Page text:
The Baker Institute recently hosted the International Space Medicine Summit (ISMS), the fourth-such conference in a series to address the challenges of long duration space flight.
More than 140 leading physicians, space biomedical scientists, engineers, astronauts, cosmonauts and educators from space-faring nations around the world attended the three-day event. Representatives from Canada, China, France, Germany, Italy, Japan, Russia and the United Kingdom were included in their number.
In his keynote address, NASA administrator Charles Bolden discussed President Barack Obama"s plans for the space program and his intention to send humans into deep space -- a strategy that could, in the near term, mean job cuts at NASA facilities across the country. "It"s economics," Bolden said. If private companies service flights in lower Earth orbit, NASA can devote more of its budget to developing the technologies that will take humans to asteroids, Mars and beyond.
"It is a risk, yes, but we have to be brave enough to take that risk," Bolden said.
Bolden also stressed the importance of attracting a new generation of scientists and engineers to the space program. To that end, NASA"s 2011 budget will fund the education of 500 graduate students who plan to work in aerospace. "They will be the first wave of the new generation of technologists, engineers and scientists," he said.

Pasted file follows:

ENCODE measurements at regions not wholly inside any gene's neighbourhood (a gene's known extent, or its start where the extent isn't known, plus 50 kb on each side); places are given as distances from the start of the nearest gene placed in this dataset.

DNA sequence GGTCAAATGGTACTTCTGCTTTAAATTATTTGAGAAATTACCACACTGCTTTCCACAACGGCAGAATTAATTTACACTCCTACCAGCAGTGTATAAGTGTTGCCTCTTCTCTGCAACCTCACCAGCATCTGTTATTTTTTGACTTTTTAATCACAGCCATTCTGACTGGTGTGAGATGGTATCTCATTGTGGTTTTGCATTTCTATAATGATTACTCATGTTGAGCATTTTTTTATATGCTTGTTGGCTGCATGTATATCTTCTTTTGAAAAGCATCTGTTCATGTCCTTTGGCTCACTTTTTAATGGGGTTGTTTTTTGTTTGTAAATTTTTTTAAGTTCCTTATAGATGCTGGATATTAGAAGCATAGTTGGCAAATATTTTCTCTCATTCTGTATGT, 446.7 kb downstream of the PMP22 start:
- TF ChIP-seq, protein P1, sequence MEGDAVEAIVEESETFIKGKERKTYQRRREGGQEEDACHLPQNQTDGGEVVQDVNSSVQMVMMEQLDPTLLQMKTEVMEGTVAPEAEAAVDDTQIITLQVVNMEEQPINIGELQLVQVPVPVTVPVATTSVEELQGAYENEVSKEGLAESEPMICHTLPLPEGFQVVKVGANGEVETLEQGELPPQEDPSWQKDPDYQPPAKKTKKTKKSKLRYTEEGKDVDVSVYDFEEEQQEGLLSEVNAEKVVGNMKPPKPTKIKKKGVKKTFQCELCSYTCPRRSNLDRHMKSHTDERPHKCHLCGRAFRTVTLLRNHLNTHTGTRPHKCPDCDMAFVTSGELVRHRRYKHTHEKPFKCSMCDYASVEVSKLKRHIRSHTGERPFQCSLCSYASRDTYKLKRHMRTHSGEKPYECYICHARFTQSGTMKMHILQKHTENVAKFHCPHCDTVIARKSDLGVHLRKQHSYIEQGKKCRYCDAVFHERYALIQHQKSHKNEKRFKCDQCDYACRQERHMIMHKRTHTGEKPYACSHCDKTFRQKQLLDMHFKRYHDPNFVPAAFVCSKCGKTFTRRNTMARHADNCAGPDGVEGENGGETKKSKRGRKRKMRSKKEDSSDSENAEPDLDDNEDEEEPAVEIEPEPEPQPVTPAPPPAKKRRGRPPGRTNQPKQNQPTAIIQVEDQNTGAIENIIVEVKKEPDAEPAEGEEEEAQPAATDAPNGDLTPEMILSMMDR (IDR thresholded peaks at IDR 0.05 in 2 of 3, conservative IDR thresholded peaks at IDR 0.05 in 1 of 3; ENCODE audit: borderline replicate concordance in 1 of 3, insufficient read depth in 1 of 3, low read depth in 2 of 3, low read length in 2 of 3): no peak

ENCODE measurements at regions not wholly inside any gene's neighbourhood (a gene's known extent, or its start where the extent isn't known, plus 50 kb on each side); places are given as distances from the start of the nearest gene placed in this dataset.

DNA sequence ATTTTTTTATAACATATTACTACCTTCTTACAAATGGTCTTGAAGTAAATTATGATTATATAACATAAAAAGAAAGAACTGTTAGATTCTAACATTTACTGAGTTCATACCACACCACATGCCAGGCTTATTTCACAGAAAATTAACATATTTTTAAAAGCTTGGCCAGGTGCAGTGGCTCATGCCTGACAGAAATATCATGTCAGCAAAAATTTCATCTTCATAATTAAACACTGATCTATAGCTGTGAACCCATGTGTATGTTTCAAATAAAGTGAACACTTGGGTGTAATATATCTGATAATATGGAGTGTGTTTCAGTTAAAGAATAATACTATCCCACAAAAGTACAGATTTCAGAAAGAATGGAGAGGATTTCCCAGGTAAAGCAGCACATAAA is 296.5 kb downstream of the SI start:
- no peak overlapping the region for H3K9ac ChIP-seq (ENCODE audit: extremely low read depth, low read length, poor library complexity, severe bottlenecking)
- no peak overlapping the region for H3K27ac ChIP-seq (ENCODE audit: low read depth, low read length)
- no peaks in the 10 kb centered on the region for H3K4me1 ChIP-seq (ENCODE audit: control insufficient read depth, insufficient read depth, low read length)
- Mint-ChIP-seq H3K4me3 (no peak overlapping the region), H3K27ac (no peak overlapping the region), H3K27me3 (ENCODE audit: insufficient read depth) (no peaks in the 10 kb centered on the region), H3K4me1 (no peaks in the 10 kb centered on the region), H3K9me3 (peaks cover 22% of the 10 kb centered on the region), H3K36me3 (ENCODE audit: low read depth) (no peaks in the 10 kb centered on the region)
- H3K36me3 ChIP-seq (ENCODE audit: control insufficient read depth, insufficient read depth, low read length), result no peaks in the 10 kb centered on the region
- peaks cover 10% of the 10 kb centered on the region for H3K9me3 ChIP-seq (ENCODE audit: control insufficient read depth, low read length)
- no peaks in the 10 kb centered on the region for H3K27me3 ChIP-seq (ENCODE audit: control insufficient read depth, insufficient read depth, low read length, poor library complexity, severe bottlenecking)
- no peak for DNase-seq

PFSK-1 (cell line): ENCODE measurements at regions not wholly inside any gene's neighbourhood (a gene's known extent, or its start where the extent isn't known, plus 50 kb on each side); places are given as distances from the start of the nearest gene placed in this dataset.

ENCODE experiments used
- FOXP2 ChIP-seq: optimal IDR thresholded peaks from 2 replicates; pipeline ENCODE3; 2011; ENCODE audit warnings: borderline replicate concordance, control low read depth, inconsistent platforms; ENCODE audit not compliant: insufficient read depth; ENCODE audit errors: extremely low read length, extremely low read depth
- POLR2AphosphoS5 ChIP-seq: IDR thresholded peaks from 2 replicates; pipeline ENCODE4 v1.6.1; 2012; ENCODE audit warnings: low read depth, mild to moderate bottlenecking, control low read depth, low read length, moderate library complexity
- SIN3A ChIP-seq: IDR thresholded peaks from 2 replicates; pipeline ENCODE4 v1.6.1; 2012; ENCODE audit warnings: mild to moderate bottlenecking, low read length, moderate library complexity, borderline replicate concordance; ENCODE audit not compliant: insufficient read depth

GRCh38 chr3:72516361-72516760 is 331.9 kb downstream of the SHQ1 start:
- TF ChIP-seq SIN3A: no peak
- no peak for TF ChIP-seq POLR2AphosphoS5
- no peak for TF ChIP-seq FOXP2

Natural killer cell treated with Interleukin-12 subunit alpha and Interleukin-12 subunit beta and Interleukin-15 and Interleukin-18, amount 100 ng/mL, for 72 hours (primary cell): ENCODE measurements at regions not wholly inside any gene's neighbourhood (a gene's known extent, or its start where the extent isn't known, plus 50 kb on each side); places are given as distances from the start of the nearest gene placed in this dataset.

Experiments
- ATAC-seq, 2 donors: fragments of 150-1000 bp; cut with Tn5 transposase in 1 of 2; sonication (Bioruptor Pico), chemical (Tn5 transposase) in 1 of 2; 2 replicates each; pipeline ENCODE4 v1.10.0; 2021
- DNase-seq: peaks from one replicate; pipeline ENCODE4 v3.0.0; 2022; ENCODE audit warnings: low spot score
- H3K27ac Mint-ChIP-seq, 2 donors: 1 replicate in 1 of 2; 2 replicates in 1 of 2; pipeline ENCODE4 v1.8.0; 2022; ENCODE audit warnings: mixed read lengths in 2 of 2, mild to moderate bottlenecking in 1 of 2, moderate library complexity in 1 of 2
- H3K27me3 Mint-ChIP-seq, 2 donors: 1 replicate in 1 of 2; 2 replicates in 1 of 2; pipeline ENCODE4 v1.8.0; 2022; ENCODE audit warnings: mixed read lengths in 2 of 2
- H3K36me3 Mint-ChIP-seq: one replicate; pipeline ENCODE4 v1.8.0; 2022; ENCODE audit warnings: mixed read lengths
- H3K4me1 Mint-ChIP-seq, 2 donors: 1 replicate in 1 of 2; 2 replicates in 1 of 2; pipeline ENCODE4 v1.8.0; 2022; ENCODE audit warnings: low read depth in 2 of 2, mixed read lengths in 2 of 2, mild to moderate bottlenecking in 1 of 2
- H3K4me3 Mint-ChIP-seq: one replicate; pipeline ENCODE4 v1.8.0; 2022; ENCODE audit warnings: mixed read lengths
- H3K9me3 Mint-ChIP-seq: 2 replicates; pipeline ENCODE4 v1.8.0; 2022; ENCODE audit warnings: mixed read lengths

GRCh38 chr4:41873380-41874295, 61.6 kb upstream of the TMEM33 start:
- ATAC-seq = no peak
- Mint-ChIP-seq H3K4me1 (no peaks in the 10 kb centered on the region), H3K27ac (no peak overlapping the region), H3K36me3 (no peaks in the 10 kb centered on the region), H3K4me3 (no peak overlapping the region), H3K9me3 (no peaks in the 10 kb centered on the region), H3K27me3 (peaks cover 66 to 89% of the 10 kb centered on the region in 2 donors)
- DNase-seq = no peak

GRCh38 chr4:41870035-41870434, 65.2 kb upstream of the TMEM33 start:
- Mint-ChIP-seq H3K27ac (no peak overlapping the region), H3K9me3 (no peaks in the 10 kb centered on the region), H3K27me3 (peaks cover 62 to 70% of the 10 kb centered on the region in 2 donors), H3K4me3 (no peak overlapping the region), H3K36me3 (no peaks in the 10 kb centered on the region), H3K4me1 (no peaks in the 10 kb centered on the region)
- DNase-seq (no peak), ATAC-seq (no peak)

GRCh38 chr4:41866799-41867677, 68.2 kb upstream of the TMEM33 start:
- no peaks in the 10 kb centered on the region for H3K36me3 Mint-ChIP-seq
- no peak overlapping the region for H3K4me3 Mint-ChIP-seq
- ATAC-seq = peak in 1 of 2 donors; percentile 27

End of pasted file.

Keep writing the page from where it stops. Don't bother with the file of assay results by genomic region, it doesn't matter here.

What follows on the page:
George Abbey, the institute"s Baker Botts Senior Fellow in Space Policy and former director of the Johnson Space Center, called the ISMS a success, saying the way forward in space travel will be international cooperation and collaboration. "We will go to the moon again, and Mars, but will do it with people from other countries to make the best use of the expertise, knowledge and capabilities of other nations to achieve a common goal."
The ISMS series is co-hosted by the Baker Institute and Baylor College of Medicine.
Kenneth B. Medlock III , Keily Miller
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